K2K: You know what it was, it was "all dem purty pichers".
LC: Newspapers at that time didn't have many pictures. Then they had the Saturday Evening Post, which did have pretty color pictures. It was something to give color to our desolate house yet something to keep us warm in winter.
K2K: So, do you want to be more of a director or a writer as time goes on?
LC: I really do so many different things. I have mainly been working on documentaries of late. I really prefer to do creative projects. I'm not necessarily interested in producing anything. I've been working with different producers on grant money for documentaries and stuff like that.
K2K: What kind of directorial influences, and writing, do you have?
LC: Oh God. Those are the kind of questions that, when you go into an interview, they ask you, "What's your favorite book?" And you don't know. I guess there are a lot of different influences. In terms of the films that I've made, this is hard. I really love Stanley Kubrick but that has nothing to do with this film. I guess I have something in common with him since I didn't cut the film. My first editor had a five-hour version of this film. He had to leave and I took it and reedited it in two weeks' time. I have a real fondness for lengthy films. A lot of my favorite films are what lots of people term "art films." I have a fondness for ethnographic films. I did not want to be an editor. What happened was that I had no one to supervise me in terms of telling me what they thought. So we get a lot of long stares and things that I'm fond of. I looked back over the history of filmmaking and found a lot of influence.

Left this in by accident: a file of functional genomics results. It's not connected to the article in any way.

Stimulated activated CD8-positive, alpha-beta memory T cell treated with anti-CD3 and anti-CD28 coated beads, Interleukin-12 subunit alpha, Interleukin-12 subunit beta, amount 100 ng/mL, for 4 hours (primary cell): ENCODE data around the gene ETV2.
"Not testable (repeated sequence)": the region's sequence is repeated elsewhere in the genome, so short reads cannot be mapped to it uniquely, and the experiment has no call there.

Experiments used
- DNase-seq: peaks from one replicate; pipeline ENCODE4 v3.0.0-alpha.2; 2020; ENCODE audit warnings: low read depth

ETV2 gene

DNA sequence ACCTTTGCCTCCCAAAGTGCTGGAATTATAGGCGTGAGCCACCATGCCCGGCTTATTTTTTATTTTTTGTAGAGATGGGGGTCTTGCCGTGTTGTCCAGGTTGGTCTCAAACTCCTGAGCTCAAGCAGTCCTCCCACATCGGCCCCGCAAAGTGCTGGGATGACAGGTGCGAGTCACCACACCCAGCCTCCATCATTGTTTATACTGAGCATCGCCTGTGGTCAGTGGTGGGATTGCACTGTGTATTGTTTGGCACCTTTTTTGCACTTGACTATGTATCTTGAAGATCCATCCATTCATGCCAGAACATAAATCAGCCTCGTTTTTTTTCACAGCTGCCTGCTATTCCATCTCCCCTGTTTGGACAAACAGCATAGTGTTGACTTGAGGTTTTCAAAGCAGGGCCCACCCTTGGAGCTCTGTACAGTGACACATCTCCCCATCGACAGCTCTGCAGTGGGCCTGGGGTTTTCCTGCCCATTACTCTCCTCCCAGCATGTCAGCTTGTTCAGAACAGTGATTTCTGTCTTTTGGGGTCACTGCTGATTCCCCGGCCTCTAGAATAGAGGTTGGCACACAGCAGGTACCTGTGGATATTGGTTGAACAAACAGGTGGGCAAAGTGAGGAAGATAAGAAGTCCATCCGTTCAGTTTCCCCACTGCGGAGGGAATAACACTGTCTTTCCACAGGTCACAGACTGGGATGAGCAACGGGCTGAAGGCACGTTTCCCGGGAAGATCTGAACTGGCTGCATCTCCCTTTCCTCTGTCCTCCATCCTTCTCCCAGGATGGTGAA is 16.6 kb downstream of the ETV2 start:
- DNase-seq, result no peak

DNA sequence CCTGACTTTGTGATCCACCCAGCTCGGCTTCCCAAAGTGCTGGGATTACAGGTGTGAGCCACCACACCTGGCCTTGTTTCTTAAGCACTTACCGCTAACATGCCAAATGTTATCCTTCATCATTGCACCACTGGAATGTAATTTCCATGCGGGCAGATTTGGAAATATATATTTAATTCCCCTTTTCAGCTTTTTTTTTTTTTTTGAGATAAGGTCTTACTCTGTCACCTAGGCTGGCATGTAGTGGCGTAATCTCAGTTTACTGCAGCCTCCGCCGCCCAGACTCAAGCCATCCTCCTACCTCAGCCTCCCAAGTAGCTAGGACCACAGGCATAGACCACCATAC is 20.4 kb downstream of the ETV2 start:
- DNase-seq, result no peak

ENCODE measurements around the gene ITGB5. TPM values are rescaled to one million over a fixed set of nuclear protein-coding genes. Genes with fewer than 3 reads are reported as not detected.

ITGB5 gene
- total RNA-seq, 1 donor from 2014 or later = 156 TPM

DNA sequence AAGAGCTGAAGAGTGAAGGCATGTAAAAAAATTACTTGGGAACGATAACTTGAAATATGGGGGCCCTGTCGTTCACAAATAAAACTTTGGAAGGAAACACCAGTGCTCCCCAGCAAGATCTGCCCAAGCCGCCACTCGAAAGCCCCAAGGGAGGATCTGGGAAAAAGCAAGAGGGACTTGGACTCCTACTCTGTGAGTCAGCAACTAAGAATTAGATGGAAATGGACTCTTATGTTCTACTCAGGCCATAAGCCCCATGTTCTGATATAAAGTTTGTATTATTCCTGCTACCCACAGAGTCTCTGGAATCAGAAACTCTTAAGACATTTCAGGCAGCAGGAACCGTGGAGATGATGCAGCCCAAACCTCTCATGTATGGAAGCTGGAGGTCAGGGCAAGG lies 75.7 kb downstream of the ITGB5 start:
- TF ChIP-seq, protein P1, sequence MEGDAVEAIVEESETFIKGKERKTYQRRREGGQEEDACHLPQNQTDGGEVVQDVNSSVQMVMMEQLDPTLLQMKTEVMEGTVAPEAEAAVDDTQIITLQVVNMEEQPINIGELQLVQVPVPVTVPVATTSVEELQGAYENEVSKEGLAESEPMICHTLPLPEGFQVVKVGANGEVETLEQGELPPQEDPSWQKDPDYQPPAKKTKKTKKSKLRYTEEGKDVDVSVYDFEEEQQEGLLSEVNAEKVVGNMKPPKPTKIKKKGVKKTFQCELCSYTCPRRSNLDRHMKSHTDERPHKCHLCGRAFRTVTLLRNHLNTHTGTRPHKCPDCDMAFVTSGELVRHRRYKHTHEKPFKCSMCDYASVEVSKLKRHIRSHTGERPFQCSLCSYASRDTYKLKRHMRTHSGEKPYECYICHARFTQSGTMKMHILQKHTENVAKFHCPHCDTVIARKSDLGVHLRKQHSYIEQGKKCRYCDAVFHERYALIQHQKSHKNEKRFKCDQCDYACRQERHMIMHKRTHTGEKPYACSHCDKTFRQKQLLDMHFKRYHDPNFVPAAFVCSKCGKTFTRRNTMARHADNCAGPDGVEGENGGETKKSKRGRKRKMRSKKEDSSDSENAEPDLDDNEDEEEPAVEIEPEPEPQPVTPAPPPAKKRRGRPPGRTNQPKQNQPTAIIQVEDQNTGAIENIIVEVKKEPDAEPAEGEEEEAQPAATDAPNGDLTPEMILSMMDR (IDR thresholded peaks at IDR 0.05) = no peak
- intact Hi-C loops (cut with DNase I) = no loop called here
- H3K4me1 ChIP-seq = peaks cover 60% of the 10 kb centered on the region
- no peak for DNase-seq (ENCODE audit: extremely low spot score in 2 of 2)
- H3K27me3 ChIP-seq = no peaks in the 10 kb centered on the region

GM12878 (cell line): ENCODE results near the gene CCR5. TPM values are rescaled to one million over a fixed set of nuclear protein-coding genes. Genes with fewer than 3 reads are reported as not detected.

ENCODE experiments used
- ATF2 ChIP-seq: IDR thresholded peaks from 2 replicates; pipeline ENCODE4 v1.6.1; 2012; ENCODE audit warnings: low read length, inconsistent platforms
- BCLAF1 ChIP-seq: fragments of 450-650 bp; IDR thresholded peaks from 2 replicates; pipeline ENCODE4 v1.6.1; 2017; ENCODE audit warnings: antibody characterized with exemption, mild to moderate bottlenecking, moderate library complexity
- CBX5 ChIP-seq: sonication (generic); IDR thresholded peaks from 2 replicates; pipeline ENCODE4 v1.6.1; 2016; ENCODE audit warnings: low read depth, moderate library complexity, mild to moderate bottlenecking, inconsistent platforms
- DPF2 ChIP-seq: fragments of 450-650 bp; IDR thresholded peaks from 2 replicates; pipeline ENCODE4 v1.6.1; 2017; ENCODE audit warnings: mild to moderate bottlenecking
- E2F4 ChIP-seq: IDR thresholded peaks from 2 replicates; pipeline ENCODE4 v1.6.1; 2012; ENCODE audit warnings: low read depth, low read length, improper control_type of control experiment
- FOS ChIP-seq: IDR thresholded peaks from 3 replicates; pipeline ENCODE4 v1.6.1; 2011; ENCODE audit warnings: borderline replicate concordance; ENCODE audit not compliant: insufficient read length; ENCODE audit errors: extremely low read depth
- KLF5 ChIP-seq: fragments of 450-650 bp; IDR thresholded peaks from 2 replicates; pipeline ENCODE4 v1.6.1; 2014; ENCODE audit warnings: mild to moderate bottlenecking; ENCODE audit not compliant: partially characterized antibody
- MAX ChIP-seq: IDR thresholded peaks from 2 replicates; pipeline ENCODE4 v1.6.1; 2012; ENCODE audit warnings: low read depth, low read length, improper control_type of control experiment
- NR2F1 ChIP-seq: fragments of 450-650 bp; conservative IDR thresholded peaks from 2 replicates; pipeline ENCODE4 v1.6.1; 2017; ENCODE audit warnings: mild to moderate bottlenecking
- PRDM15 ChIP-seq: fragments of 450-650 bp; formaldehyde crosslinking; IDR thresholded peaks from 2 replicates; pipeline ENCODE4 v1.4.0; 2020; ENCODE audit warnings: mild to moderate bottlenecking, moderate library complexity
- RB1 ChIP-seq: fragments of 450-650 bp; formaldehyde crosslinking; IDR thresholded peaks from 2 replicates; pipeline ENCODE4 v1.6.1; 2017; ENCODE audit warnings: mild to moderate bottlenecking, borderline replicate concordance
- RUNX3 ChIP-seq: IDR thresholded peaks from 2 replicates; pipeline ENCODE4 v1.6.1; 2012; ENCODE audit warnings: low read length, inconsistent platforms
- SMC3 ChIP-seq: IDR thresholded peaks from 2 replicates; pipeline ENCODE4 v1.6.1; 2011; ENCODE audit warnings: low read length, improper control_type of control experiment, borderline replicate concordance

K2K: How did you decide on the shots that you used?
LC: I did storyboard beforehand. I worked with a friend of mine who happened to be a good artist. We worked on this together. I did overheads. We didn't get a lot of the shots I wanted because we ran out of time. We tried to get as many as we could. One of the complications that we had is that we couldn't have removable walls and places to put the camera. So we had this 13 foot room for the farmhouse and a huge 35mm Panavision camera in there. There were a lot of times were I went, "Ah! Why didn't we use 16mm?" There were some moments were we had some weird lighting moments where light would come in the back window and it would look like daylight. I was really impressed with the gaffer. We all did the best we could. I wished that we had gotten more. But of course. That's always the case. More would have tagged some of the story elements together also. You don't know that when you shoot in the heat and you shoot less footage and you think you've gotten what you want. Unlike Hitchcock, whom I have utter respect for, some of his films are amazing. "Rope" is only two shots. He showed his crew his vision and everybody understood. We had people coming from different experiences who hadn't worked together before. A lot of them didn't understand what I was trying to do. They came from the background of big action-adventure films.